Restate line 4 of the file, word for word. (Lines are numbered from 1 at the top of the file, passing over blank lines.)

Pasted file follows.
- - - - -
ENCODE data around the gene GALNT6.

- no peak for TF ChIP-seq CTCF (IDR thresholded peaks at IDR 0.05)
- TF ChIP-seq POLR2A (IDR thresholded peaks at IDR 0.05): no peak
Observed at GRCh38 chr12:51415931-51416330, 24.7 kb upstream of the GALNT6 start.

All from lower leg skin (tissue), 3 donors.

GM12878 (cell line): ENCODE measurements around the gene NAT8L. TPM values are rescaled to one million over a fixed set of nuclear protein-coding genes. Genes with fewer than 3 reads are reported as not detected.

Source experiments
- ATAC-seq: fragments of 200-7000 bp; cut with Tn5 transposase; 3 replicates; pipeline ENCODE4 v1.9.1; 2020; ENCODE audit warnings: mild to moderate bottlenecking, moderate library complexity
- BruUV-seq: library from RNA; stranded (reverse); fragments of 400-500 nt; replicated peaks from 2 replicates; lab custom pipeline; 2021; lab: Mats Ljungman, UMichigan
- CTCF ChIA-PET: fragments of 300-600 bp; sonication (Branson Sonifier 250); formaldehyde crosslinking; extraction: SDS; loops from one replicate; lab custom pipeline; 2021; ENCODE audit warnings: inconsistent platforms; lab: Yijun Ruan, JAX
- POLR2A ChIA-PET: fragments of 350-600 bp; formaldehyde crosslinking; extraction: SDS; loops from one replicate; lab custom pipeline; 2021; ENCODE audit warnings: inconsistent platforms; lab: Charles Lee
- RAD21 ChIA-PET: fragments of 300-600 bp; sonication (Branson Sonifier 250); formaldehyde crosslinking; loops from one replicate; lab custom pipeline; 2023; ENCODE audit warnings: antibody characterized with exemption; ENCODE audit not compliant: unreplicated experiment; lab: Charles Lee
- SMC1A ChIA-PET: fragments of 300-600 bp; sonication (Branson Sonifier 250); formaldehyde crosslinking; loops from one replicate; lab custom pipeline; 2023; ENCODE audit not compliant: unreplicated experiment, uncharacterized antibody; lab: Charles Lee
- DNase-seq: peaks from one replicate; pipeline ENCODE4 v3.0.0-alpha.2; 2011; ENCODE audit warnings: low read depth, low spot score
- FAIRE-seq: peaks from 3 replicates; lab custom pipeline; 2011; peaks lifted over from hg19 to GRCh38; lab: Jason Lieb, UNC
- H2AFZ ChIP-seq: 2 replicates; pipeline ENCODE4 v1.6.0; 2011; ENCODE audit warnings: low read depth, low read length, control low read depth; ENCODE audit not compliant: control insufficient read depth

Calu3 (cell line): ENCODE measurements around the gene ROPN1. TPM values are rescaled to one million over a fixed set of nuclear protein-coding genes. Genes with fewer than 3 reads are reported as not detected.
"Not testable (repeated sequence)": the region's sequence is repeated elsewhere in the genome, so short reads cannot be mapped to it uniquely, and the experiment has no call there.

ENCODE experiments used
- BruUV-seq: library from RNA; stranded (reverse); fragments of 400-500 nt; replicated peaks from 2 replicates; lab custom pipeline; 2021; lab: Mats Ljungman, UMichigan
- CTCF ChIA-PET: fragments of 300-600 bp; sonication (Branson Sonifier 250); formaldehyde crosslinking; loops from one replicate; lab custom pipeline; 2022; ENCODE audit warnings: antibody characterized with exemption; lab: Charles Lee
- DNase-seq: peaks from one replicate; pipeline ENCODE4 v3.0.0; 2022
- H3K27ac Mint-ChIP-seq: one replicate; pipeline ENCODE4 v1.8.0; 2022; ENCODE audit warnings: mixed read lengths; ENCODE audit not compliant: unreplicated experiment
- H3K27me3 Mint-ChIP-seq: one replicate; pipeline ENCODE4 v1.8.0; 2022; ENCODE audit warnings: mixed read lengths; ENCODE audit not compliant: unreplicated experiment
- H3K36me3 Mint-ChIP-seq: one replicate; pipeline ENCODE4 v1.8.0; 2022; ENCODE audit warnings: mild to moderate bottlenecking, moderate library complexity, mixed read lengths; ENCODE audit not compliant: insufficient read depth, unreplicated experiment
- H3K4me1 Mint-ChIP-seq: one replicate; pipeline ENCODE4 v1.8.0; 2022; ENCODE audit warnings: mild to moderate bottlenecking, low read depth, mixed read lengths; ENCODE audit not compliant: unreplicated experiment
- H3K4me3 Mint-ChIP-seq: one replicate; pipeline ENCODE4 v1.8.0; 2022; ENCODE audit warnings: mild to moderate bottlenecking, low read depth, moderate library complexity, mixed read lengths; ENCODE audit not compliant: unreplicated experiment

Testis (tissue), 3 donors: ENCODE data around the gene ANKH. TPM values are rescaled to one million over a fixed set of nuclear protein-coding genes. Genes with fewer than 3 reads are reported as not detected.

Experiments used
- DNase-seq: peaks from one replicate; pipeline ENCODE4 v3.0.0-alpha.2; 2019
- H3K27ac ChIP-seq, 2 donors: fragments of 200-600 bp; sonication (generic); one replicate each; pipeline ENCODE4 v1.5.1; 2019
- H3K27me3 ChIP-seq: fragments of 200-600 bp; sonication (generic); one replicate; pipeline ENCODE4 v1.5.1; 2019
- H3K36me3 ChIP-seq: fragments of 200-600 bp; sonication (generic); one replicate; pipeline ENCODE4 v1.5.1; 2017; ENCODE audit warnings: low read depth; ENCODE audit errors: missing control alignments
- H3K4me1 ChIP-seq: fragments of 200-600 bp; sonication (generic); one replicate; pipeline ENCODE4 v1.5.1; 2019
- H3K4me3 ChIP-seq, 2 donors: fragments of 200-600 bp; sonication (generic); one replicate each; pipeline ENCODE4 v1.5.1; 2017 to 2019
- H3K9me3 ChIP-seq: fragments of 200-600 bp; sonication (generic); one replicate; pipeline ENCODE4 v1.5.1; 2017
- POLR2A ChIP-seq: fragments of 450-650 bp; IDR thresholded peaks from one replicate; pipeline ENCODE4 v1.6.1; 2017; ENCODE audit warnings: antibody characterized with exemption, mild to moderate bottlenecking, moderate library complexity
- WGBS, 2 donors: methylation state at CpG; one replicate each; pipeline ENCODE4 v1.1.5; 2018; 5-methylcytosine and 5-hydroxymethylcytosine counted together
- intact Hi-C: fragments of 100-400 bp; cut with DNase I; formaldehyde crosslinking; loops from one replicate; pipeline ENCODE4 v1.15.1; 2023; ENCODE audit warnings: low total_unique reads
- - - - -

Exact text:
Observed at GRCh38 chr12:51415931-51416330, 24.7 kb upstream of the GALNT6 start.